Considering God “before the beginning” is, I find, a fruitful exercise. It helps me to clarify the character and nature of God which in turn increases my confidence in him and his promises.
I have the general impression, and maybe it is just my weakness, that when God is said to have steadfast love and faithfulness, such as in Psalm 118 that repeats the refrain, “his steadfast love endures forever,” that most of us have a warm and fuzzy feeling and interpret this to mean something like “God is a nice God.”
In Exodus 34:6 God reveals himself to Moses as “abounding in steadfast love and faithfulness.” Steadfast love is the Hebrew word Hesed and is sometimes translated “covenant-faithfulness,” and the word faithfulness speaks of stability, something you can count on.
I love the idea of covenant-faithfulness.
A covenant is, in simple terms, an agreement or contract between different parties. Salvation is a product of the Covenant of Grace that began with Genesis 3:15 just as Adam and Eve were being ushered out of the garden. It was further developed with Abraham and is consummated in Christ. It is a covenant of promise made by God and fulfilled by God and makes those of us who believe the gospel the recipients of the promise. The strength of the covenant-promise is the one who made the promise, the one who is “abounding in steadfast love and faithfulness.”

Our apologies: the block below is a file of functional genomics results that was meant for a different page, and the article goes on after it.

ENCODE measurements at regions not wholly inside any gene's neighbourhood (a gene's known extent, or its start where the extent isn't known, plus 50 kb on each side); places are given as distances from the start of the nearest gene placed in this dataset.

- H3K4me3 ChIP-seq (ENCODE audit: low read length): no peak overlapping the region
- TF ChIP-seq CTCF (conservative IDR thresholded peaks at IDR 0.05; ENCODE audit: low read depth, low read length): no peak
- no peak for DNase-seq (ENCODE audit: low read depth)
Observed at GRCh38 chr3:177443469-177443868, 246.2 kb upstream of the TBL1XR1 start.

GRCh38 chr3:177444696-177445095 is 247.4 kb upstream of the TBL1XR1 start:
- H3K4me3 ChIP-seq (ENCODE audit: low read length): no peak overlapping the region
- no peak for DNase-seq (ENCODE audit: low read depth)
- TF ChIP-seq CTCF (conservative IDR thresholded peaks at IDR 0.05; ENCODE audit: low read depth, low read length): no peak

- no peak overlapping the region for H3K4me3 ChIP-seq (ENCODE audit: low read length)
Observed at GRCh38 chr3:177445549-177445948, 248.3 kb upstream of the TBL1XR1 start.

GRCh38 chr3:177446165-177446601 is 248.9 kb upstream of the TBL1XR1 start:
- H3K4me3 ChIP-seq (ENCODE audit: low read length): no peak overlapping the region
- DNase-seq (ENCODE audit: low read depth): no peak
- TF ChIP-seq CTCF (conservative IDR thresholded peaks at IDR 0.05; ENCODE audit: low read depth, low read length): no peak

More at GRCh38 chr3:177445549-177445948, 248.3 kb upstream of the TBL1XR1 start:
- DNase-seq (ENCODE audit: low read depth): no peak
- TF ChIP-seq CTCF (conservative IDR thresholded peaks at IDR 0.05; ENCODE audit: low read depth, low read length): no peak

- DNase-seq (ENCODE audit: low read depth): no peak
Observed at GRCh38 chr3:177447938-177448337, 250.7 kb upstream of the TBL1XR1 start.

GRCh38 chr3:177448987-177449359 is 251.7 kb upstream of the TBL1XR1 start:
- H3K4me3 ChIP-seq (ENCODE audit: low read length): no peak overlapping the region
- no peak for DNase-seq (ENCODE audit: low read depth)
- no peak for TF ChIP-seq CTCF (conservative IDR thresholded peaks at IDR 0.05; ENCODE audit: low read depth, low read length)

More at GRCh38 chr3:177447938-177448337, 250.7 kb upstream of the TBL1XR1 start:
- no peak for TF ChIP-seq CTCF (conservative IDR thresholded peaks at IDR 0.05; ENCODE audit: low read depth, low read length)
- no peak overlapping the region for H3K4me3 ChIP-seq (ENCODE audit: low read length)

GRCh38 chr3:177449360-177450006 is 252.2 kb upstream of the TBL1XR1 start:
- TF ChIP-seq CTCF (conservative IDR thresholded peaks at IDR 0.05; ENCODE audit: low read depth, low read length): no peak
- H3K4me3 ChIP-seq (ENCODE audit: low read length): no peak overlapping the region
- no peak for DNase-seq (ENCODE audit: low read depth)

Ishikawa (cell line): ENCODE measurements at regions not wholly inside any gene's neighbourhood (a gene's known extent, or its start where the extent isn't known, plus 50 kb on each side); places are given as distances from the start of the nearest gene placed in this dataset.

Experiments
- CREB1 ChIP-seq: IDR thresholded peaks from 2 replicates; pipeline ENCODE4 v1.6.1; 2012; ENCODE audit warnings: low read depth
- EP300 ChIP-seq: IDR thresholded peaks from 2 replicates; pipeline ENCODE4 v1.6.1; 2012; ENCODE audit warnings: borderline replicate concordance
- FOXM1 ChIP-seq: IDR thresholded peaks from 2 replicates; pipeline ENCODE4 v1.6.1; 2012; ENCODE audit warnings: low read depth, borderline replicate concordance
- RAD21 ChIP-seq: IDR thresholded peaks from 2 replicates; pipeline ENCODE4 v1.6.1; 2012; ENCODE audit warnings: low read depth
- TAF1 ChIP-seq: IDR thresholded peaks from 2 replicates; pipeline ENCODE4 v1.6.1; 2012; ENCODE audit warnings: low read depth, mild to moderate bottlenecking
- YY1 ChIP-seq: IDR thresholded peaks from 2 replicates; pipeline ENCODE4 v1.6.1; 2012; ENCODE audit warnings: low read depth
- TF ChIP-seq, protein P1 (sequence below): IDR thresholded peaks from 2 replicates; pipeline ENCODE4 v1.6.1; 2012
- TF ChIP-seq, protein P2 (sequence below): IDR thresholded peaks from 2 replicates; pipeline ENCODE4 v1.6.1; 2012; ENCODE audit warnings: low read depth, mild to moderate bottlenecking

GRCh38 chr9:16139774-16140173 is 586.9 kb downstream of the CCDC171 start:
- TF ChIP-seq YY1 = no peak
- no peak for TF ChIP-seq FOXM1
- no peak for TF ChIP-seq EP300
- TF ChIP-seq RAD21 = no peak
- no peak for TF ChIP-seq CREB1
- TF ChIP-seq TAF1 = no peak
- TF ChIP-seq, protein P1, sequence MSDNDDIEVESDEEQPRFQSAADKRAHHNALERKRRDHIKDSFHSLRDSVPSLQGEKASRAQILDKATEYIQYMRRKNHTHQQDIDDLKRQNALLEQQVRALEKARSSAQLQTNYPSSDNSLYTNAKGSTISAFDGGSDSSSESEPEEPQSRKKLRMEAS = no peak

By considering God from before the beginning, I realize that he was then abounding with steadfast love and faithfulness as well. Those aren’t Johnny-come-lately characteristics. This is the character of God as he stands in congruity with himself as a Triune reality. There is steadfast love and faithfulness among the Father, Son, and Holy Spirit.
We normally think of these characteristics as to how God relates to us, but what about before there was an “us?” This was still God’s character, and he expressed his “steadfast love and faithfulness” in eternity as he made the covenant of redemption and stood as One in the anticipated performance of all the provisions of the covenant.
The Father is faithful to the Son in his promise to give him a people.
The Son is faithful to the Father as he committed and then performed his part of the covenant to be the redeemer of the people given to him by the Father.
The Spirit is faithful to both as he fulfills his duty to regenerate those whom the Father has promised to the Son and then works to conform them to the image of the Son who is a faithful representation of the Father.
As recipients of the gospel of grace, we stand assured in all the promises of God through the steadfast love and faithfulness of the promise-giver who is also the promise-performer.